So, CV-8's tripod legs were mounted 6 feet farther aft than her sisters.

Well Done, John W!

Theory: the reason for this was radar. The FD radar atop the forward Mk 37 director might have needed a better arc or greater clearance from the tripod structure. Hornet had design modifications to the original plans to accommodate radar, and this may be one of them.

Now that this is confirmed, I studied photos with the relationship in mind, and it is practically smacking me in the face! Compare similar views of CV-8 and CV-6. Note the distance between funnel mast and director locations. Double face palm!

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PostPosted: Sat Mar 19, 2016 11:21 pm 
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Mike,

A question. In looking at the difference in the plans between CV-5/6 and CV-8 ... how far below decks does the forward leg of the mast go to where it is anchored? I'm use to destroyers, and the foremast "support structure" goes down below the deck it appears to be mounted to. The support structure takes up a sizable amount of space and needs to be there and everything was designed to "fit together". The answer for the relocation of the tripod may be more related to arrangements below where the tripod was located. The needs for the radar equipment may have resulted in rearranging of space in the bridge including support for the tripod. Looking at below decks in the bridge arrangements between the two different designs (CV-5/6 and CV-8) of the three sisters may show a difference in that area. Otherwise I don't see a physical need to relocate the tripod mast for the FD (Mk 4) radar.


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PostPosted: Sun Mar 20, 2016 8:04 am 
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Nice catch/observation, John!!! Wow, it amazing that we are still discovering things like this! I'm looking forward to seeing what Steve creates for the Hornet based on the info you have provided!!!

Mike - thanks for the validation/confirmation of the different location of the tripod mast and I agree with your idea that it was relocated due to the requirements of the radar.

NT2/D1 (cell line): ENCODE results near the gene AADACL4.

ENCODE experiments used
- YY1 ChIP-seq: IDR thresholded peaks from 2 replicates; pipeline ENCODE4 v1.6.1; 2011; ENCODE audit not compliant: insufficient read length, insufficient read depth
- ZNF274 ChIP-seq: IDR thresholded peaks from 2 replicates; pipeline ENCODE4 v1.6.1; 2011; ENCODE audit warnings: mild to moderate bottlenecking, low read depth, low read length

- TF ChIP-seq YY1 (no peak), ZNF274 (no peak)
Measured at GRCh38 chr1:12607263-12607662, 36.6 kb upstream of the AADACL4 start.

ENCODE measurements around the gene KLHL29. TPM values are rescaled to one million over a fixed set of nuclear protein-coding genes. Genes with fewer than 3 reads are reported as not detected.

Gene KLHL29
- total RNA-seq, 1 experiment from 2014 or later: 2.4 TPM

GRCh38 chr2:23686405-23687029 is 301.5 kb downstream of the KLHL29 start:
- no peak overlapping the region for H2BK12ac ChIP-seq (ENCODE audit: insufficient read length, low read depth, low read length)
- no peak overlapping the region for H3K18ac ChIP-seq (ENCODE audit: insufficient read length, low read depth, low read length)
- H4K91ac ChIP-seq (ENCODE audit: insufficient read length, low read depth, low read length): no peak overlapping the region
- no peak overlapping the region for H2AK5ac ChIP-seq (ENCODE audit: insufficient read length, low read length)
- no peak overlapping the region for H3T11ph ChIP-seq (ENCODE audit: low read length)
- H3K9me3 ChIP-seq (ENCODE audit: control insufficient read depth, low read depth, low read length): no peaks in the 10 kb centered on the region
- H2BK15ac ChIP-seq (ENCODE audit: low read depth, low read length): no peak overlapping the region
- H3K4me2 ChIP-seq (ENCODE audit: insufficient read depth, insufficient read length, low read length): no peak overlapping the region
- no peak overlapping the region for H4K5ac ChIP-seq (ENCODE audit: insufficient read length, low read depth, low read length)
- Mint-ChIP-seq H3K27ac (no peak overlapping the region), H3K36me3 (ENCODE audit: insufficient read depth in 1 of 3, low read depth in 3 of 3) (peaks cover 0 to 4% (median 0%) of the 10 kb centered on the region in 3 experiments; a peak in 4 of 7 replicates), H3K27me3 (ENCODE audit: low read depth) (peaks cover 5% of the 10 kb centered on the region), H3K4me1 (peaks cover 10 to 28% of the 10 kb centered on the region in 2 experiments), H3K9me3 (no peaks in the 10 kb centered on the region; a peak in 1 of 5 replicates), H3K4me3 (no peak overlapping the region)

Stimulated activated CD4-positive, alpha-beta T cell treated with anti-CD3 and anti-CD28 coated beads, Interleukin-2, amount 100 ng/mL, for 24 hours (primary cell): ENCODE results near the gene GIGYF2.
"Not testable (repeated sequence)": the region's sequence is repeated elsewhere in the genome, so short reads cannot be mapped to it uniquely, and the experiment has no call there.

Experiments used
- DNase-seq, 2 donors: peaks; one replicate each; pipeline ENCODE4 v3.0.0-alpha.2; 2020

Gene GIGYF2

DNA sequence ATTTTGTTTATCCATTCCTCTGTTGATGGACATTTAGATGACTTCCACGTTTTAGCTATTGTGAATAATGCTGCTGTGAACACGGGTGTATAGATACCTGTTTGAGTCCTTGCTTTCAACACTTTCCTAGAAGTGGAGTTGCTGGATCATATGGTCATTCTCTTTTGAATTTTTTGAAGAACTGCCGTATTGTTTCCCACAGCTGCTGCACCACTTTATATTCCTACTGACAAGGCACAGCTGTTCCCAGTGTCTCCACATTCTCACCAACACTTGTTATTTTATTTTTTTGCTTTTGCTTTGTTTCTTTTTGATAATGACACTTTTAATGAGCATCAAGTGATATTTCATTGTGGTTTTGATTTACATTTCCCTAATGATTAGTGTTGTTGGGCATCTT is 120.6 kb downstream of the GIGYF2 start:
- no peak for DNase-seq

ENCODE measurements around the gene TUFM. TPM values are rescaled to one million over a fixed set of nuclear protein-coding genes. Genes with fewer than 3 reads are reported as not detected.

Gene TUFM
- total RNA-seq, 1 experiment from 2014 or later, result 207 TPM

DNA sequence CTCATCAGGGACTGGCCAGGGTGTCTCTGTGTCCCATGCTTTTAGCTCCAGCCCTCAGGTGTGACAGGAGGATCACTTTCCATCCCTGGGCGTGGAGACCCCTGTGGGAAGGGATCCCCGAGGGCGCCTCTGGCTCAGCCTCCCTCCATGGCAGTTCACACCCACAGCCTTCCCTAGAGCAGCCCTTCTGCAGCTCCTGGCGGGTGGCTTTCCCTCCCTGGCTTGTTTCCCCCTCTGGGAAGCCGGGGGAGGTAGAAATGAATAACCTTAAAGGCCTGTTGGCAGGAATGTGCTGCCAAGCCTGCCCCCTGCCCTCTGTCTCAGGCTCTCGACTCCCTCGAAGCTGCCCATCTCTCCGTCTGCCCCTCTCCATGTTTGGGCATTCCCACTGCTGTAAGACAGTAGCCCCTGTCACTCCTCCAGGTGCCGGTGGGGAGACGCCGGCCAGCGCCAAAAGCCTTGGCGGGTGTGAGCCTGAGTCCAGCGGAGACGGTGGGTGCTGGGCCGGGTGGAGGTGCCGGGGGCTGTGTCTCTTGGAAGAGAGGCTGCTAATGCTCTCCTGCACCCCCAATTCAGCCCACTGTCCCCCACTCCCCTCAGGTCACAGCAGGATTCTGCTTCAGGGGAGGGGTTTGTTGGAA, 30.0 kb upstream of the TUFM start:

You guys never cease to amaze me!!! :worship_1:

Kelley

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PostPosted: Sun Mar 20, 2016 10:05 am 
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Looking at the General Plans for Yorktown 1940, I see what looks to be a deck hatch behind the starboard pilot house door leading downward. Am I reading this correctly or is it something else as I don't see it shown on any of the other pages of the plans related to that specific area?

Any ideas?

Thank you.

Kelley


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PostPosted: Sun Mar 20, 2016 10:23 am 
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It's surprising to find things that have been staring us in the face for all these years, but that's part of the fun in this hobby of ship modeling. Next, Tracy will dig up a memo to Bu C&R explaining that the first two ships had been discovered to have a structural weakness in the island due to the bending forces of the spotting tops on the tripod, and that the CV-8 tripod had to be moved further aft to counteract. Or not. It's all Steve Larsen's fault. I wouldn't have been overlaying those drawings if it hadn't been for Steve's nefarious plan the raid my wallet in support of a scale HORNET in 1/350.

Rick - The forward mast pole is shown on the drawing of the navigating bridge deck, but not on the drawing of the Flag Bridge deck below. The two canted (battered) mast legs are called struts in the plans and show on the top of the Pilothouse drawing but not on the Navigating Bridge deck below. A detail drawing of the CV-8 Navigating Bridge and Pilot House in the MD Silver plans (page 82, Mike) shows what appears to be the foundation for the forward leg of the tripod (the "foundation" is labeled "mast" and resembles a flange) and it is ever so slightly forward of a bulkhead at frame 82. That bulkhead is called out as 30# STS. Coincidentally, the vertical pole of the boat crane outboard of the island is centered on Frame 82. There do not appear to be any foundations on that drawing for the aft two mast legs - consistent with them terminating a deck higher than the forward vertical tripod leg.

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PostPosted: Sun Mar 20, 2016 11:09 am 
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On USN destroyers the foremast is seated on the main deck, but the support structures below that deck to hold the weight is below that and goes down a deck or two. Also, a brace to the back of the bridge at the Navigation level was used to support the mast, plus stays were used to prevent swaying. Post-WWII when they installed tripod foremasts, the "legs/struts" are anchored to the 01 deck. I'm not familiar with the structure that supports the much larger tripods on carriers, so wondered if they extended below the upper most deck. If not that is fine. But I suspect that the support structures below the Navigation Deck is pretty substantial, and built into the island superstructure. Plus, I assume that wiring and power go up the main mast leg making integrating different.